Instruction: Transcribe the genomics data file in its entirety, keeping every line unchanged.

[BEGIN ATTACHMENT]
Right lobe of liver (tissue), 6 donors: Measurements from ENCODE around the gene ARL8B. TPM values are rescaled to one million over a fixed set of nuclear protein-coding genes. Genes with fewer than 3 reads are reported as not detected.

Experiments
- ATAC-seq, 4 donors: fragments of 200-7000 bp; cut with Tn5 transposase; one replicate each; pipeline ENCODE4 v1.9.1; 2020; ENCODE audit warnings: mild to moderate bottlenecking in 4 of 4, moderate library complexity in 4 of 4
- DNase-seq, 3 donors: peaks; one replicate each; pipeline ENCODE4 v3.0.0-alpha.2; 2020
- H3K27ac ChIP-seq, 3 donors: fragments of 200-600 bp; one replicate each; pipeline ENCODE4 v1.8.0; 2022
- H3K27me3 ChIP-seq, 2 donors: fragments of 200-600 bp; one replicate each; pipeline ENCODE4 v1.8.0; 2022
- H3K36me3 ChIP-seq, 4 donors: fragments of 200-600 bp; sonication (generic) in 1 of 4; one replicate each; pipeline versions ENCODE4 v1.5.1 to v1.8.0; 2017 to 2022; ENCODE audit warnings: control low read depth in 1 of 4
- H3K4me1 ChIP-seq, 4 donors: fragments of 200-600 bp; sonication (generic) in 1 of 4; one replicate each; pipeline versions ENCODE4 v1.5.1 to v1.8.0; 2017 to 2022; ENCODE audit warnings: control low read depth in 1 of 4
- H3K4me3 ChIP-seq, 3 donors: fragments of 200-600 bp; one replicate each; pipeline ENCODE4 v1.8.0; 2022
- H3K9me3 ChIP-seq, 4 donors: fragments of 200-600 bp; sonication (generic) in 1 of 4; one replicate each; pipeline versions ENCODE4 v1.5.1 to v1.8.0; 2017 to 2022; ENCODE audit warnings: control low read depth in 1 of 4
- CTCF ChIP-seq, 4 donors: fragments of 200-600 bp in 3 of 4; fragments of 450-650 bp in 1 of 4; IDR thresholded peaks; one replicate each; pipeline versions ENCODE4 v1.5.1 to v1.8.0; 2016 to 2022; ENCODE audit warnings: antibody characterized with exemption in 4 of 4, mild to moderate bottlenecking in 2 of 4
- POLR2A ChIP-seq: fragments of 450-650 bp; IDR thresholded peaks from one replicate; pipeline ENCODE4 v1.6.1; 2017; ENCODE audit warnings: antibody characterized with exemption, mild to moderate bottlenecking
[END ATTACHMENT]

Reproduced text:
Right lobe of liver (tissue), 6 donors: Measurements from ENCODE around the gene ARL8B. TPM values are rescaled to one million over a fixed set of nuclear protein-coding genes. Genes with fewer than 3 reads are reported as not detected.

Experiments
- ATAC-seq, 4 donors: fragments of 200-7000 bp; cut with Tn5 transposase; one replicate each; pipeline ENCODE4 v1.9.1; 2020; ENCODE audit warnings: mild to moderate bottlenecking in 4 of 4, moderate library complexity in 4 of 4
- DNase-seq, 3 donors: peaks; one replicate each; pipeline ENCODE4 v3.0.0-alpha.2; 2020
- H3K27ac ChIP-seq, 3 donors: fragments of 200-600 bp; one replicate each; pipeline ENCODE4 v1.8.0; 2022
- H3K27me3 ChIP-seq, 2 donors: fragments of 200-600 bp; one replicate each; pipeline ENCODE4 v1.8.0; 2022
- H3K36me3 ChIP-seq, 4 donors: fragments of 200-600 bp; sonication (generic) in 1 of 4; one replicate each; pipeline versions ENCODE4 v1.5.1 to v1.8.0; 2017 to 2022; ENCODE audit warnings: control low read depth in 1 of 4
- H3K4me1 ChIP-seq, 4 donors: fragments of 200-600 bp; sonication (generic) in 1 of 4; one replicate each; pipeline versions ENCODE4 v1.5.1 to v1.8.0; 2017 to 2022; ENCODE audit warnings: control low read depth in 1 of 4
- H3K4me3 ChIP-seq, 3 donors: fragments of 200-600 bp; one replicate each; pipeline ENCODE4 v1.8.0; 2022
- H3K9me3 ChIP-seq, 4 donors: fragments of 200-600 bp; sonication (generic) in 1 of 4; one replicate each; pipeline versions ENCODE4 v1.5.1 to v1.8.0; 2017 to 2022; ENCODE audit warnings: control low read depth in 1 of 4
- CTCF ChIP-seq, 4 donors: fragments of 200-600 bp in 3 of 4; fragments of 450-650 bp in 1 of 4; IDR thresholded peaks; one replicate each; pipeline versions ENCODE4 v1.5.1 to v1.8.0; 2016 to 2022; ENCODE audit warnings: antibody characterized with exemption in 4 of 4, mild to moderate bottlenecking in 2 of 4
- POLR2A ChIP-seq: fragments of 450-650 bp; IDR thresholded peaks from one replicate; pipeline ENCODE4 v1.6.1; 2017; ENCODE audit warnings: antibody characterized with exemption, mild to moderate bottlenecking